redux [03.30.03]
find related articles. powered by google. Bio-IT World Xserve and iPod simplify cluster setup

"iNquiry combines the technology The BioTeam developed for Texas A&M into a system that other bioscientists can use to create their own Xserve clusters in a matter of minutes instead of weeks, according to Van Etten. The secret is another Apple product -- the iPod.

Wholly self-contained in about 2GB of storage space on the iPod, iNquiry uses a Perl-based script that's controlled through a simple graphical configuration utility. The user tells the configuration utility how to configure the Xserve cluster, how many nodes it has, how the network is configured, and how to use the individual drive bays in each Xserve."

redux [11.06.02]
find related articles. powered by google. Wired News Beyond MP3s: iPod Holds Genome

"While it sounds neat to put the human genome on a hip-looking device people more commonly use to crank out Mos Def tunes, some researchers say using it to store the blueprint for humankind is not entirely practical."

""If you're walking back and forth (to transfer data) that's not good," said Richard Gibbs, director of the human genome sequencing center at Baylor College of Medicine. "It's often tempting to do that because of bandwidth, but the smart thing to do is make sure you have the proper infrastructure to (transfer data).""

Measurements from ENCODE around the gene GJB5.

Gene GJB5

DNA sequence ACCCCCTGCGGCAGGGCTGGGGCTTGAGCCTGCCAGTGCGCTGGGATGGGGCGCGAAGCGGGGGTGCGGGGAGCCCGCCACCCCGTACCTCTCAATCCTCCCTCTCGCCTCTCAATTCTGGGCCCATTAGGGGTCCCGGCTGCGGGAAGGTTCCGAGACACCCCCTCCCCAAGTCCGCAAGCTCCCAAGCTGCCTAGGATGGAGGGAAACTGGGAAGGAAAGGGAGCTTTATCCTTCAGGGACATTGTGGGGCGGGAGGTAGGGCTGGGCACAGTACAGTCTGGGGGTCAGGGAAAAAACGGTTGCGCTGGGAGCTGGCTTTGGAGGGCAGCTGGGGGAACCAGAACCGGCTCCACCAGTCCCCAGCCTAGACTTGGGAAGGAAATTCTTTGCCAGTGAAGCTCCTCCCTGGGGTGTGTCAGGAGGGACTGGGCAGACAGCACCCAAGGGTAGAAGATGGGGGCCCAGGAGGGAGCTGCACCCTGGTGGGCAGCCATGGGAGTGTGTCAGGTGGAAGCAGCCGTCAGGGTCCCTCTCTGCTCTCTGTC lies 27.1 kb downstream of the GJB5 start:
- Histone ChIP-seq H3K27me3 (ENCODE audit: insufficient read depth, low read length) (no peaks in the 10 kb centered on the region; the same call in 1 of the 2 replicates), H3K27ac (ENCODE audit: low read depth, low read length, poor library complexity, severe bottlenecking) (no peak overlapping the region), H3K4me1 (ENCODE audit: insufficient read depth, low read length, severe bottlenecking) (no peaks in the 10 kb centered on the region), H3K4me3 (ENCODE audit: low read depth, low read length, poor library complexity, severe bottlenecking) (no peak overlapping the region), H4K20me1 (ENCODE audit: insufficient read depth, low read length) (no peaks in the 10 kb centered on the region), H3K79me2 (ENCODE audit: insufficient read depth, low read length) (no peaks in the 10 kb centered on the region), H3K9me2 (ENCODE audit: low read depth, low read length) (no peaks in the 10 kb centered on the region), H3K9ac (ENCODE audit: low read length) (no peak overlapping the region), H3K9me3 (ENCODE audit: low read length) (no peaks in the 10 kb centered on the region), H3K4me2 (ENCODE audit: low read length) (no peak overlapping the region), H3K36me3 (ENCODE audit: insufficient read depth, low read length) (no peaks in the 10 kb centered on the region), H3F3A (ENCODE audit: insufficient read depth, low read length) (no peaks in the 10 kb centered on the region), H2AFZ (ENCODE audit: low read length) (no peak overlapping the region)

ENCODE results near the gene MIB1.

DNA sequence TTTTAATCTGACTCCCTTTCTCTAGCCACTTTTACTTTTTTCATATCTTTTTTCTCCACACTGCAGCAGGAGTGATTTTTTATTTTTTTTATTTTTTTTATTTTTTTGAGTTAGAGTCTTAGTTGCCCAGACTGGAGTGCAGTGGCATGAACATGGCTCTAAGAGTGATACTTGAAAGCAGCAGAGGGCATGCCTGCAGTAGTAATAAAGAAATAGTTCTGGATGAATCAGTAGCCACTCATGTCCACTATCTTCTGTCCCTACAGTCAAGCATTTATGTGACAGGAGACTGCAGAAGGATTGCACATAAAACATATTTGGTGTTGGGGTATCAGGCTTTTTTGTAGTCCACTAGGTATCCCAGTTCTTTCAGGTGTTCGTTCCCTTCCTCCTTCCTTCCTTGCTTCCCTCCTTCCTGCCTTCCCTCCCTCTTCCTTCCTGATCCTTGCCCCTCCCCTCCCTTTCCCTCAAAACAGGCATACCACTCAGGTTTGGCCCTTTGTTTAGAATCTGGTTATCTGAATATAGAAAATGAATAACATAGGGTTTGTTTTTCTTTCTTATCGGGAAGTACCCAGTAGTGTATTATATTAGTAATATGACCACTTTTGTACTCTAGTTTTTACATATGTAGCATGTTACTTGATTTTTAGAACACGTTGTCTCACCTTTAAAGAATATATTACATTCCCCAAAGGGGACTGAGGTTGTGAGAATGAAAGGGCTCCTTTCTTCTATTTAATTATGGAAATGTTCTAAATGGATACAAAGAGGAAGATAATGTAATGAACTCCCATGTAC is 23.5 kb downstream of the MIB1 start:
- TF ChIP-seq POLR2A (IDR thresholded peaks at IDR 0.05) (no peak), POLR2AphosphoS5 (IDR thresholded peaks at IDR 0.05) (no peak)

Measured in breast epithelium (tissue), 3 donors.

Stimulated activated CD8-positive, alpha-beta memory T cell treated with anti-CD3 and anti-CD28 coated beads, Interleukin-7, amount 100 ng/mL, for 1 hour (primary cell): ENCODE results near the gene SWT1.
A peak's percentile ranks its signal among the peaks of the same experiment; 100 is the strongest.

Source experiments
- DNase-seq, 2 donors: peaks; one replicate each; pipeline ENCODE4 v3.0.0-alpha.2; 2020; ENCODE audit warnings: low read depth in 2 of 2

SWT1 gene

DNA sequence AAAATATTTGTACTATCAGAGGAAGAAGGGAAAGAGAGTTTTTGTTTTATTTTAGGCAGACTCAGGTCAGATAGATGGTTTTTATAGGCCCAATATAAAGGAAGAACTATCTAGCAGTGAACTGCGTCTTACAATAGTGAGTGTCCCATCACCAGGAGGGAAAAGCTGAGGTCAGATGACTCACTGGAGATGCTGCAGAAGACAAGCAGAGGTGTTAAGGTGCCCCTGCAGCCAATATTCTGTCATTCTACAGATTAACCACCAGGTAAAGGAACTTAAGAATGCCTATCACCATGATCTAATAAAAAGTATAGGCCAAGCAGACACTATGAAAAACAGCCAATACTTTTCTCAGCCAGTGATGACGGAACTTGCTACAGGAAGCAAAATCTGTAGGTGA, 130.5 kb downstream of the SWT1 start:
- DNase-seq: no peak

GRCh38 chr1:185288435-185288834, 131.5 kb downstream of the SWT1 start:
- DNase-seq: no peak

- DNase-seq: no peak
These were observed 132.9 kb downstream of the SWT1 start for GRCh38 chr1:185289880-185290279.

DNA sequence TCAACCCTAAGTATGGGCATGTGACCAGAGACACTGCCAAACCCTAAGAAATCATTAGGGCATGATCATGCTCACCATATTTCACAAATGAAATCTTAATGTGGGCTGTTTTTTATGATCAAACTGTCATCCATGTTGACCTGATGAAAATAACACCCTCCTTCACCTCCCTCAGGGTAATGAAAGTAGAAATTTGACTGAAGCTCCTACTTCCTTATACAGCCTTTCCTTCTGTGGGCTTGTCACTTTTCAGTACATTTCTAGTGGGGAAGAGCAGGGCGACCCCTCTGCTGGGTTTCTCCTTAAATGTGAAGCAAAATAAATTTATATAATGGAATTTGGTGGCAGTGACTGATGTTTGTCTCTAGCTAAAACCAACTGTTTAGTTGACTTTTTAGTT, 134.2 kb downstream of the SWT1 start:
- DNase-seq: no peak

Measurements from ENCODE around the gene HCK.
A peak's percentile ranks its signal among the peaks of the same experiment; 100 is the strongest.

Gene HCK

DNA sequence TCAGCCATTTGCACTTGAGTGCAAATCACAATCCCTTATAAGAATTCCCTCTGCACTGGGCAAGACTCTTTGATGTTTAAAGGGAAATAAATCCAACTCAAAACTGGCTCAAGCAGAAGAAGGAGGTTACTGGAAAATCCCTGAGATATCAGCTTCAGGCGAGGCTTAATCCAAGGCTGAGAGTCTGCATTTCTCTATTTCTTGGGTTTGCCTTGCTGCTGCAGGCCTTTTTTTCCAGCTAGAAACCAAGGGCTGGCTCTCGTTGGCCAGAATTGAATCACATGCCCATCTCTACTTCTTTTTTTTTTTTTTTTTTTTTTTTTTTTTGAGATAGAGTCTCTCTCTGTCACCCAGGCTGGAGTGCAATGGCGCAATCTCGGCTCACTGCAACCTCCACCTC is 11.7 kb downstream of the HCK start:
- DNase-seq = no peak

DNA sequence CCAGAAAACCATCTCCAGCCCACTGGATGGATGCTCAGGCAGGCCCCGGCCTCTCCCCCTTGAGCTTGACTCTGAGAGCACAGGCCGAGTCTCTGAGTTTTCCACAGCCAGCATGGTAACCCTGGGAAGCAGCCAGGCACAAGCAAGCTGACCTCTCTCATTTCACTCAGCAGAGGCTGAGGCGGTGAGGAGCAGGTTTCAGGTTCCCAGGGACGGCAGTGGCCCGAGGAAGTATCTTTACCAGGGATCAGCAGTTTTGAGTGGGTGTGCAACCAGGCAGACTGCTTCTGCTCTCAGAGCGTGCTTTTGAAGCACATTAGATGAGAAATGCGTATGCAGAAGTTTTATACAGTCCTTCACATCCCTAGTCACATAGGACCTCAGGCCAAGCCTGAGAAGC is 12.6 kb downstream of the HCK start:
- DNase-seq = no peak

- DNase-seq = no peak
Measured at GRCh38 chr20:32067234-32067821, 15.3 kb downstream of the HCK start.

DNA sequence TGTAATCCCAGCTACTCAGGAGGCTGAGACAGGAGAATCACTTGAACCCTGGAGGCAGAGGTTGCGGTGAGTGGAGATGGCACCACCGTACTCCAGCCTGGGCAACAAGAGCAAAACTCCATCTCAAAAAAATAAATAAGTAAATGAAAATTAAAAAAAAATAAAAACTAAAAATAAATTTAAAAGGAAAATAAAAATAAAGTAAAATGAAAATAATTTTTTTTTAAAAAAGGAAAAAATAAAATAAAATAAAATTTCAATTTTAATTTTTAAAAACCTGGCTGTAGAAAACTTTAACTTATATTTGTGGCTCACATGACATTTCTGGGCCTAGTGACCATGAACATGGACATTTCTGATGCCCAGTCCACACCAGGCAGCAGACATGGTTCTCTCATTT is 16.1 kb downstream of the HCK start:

redux [10.29.02]
find related articles. powered by google. Apple: Pro/Science Performing Feats of Bioinfomagic

"Dr. Will Gilbert likes to carry the human genome around on his iPod. It's the easiest way, he says, to transfer the genome -- 3 billion chemical "letters" that make up a person's genetic code, or DNA -- to the computers of other researchers at the Hubbard Center for Genome Studies at the University of New Hampshire.

Gilbert had set up a research project involving the human genome on his Power Mac, using the Apple/Genentech version of BLAST. A breakthrough implementation of the popular bioinformatics tool from the National Center for Biotechnology Information (NCBI), A/G BLAST conducts high-speed DNA searches in biomedical research and drug discovery. "But," says Gilbert, "I wanted to run the project down the hall on another Mac. Rather than copy it across the network, I'd pull out my iPod. Plug it in, drag, drop, zip, boom, bang and walk it down the hall.""